These things sure are feisty! We had several living on my college campus. I was working for grounds keeping, mostly in our beautiful botanical garden. One day during the summer I spied two of them chasing each other all over the garden. Not sure if they were mating or fighting. Well, when I leaned over later to water some pumpkin plants the hummingbirds flew right up to me and started chasing each other around me! I stood super still and they just went round and round! At the end of it all, one of them paused right in front of my face and looked at me for a moment before shooting off. It was truly a magical moment. Hummingbirds are amazing!
posted by delicate_dahlias at 8:44 AM on November 29, 2010 [3 favorites]


Y'know who else packs a lot of beauty into a small four-inch package?

I have a very understanding girlfriend.
posted by Schlimmbesserung at 8:55 AM on November 29, 2010 [3 favorites]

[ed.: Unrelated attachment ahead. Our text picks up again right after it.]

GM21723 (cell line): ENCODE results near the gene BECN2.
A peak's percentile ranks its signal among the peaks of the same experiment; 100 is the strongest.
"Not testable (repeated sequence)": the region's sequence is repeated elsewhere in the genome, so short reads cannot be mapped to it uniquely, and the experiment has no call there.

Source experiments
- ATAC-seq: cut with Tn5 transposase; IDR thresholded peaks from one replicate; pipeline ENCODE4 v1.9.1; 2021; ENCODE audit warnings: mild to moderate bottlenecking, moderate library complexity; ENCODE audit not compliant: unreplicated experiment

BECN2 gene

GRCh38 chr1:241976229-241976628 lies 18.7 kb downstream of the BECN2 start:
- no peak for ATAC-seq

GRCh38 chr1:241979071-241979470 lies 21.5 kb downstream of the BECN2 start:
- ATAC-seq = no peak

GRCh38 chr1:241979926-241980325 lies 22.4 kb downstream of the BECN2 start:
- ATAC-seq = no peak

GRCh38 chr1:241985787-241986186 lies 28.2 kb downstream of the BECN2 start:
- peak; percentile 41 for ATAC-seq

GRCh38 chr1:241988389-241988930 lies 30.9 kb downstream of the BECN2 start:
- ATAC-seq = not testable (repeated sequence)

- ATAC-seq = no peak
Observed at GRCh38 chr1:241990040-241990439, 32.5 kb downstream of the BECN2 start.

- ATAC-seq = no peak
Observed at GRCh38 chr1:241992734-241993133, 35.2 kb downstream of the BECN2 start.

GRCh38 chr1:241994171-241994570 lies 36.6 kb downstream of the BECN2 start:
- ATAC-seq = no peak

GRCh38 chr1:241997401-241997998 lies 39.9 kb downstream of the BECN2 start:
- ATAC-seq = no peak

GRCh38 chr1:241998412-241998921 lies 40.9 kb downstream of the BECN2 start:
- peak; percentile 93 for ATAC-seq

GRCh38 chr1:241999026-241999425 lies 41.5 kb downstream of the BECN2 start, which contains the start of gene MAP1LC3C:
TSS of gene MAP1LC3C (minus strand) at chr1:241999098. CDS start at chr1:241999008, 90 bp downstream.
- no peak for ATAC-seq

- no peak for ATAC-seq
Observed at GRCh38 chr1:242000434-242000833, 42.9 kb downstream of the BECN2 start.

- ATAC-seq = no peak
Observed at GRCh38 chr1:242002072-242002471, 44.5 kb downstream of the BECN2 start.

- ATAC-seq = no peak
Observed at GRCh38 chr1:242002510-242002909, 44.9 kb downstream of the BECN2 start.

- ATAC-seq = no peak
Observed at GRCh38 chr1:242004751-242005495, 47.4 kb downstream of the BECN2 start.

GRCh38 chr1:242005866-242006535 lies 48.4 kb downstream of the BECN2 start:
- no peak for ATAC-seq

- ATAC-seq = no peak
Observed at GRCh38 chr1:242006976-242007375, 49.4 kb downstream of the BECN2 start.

Do hummingbirds have two-part hinged tongues?

Oddly, Cracked had a photo on this subject just today. Hummingbird tongues are complicated.

My primary area of photography up until this point has been birds, and while I've been mostly successful, hummingbirds have been one of the subjects that I've almost universally failed at. 1.) because they are fast as fuck and 2.) because whenever I get a good shot lined up, I'm invariably distracted by their comically aggressive territoriality and I spend the afternoon just watching them flit about trying to scare one another off, and not actually taking any pictures.
posted by quin at 10:05 AM on November 29, 2010


A hummingbird loses 10% of its body weight overnight? I am so going on the sugar-water-and-hovering diet.
posted by memewit at 10:06 AM on November 29, 2010